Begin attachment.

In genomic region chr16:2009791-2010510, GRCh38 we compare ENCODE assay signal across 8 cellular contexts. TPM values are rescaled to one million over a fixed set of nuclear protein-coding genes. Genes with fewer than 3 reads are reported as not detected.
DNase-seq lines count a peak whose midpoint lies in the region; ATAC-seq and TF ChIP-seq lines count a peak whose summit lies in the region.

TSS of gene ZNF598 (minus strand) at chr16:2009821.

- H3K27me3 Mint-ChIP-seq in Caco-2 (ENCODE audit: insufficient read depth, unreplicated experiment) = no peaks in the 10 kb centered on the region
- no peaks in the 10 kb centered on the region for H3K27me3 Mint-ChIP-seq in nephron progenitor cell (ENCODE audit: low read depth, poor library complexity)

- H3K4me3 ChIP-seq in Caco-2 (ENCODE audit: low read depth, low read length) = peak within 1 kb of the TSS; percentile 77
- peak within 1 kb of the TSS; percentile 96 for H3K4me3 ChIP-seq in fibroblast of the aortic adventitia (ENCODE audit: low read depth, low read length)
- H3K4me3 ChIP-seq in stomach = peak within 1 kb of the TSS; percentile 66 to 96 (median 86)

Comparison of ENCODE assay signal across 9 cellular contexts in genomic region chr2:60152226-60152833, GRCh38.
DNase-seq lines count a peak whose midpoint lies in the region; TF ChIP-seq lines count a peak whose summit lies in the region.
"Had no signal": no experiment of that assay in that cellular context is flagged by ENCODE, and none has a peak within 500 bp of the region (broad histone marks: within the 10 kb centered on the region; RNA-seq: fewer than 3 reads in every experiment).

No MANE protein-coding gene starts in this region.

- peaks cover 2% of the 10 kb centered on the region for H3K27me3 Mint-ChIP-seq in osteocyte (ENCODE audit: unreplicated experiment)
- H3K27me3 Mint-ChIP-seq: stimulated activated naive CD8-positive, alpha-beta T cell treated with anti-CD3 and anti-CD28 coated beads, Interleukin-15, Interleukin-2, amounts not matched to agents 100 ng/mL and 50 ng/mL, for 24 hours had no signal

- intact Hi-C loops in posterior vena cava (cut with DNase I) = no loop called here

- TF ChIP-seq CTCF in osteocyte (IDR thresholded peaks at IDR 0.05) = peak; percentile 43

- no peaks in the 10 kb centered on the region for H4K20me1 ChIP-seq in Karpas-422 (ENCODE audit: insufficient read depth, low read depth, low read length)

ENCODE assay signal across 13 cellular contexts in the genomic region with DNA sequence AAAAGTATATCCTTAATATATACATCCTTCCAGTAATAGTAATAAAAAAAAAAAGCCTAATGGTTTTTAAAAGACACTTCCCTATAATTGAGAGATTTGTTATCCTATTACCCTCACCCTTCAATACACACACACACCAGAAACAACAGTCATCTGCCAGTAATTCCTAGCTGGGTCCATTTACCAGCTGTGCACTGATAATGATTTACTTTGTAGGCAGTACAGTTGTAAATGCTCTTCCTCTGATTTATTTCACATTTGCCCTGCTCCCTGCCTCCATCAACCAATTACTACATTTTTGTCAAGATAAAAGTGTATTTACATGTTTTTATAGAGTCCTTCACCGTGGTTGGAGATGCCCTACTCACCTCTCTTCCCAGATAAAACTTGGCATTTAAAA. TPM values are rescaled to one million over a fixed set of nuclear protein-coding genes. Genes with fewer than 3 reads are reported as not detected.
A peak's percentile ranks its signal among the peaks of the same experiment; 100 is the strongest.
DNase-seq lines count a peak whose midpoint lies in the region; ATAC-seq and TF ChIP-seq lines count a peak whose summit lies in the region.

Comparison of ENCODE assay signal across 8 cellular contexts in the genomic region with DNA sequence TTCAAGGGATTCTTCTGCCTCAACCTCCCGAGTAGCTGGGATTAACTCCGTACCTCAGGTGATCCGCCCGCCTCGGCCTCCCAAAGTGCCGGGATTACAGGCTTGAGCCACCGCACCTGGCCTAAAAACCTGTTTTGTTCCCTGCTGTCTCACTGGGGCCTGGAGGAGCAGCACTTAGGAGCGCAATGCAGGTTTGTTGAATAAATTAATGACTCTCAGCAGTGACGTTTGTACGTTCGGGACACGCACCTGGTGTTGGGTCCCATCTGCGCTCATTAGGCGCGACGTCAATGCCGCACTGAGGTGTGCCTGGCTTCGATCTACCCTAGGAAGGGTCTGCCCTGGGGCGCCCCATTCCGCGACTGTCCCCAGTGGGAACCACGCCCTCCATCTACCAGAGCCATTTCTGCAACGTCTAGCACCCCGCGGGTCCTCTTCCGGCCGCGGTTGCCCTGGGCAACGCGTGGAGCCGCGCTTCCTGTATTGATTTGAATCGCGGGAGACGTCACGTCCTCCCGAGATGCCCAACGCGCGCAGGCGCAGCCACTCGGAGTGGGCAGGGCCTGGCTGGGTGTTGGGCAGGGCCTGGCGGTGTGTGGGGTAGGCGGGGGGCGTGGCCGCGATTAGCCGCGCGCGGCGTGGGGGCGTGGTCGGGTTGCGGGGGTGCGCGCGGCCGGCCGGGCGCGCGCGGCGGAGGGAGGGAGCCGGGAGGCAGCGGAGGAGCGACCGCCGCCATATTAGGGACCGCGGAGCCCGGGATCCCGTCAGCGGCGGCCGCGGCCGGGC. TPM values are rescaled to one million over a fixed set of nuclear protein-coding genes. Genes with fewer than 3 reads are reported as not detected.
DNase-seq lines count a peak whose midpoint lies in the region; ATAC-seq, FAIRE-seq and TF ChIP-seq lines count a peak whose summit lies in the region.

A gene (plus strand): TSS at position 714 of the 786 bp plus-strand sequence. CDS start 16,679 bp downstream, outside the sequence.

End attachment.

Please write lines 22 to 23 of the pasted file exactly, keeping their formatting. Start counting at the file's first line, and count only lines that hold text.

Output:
DNase-seq lines count a peak whose midpoint lies in the region; ATAC-seq, FAIRE-seq and TF ChIP-seq lines count a peak whose summit lies in the region.

A gene (plus strand): TSS at position 714 of the 786 bp plus-strand sequence. CDS start 16,679 bp downstream, outside the sequence.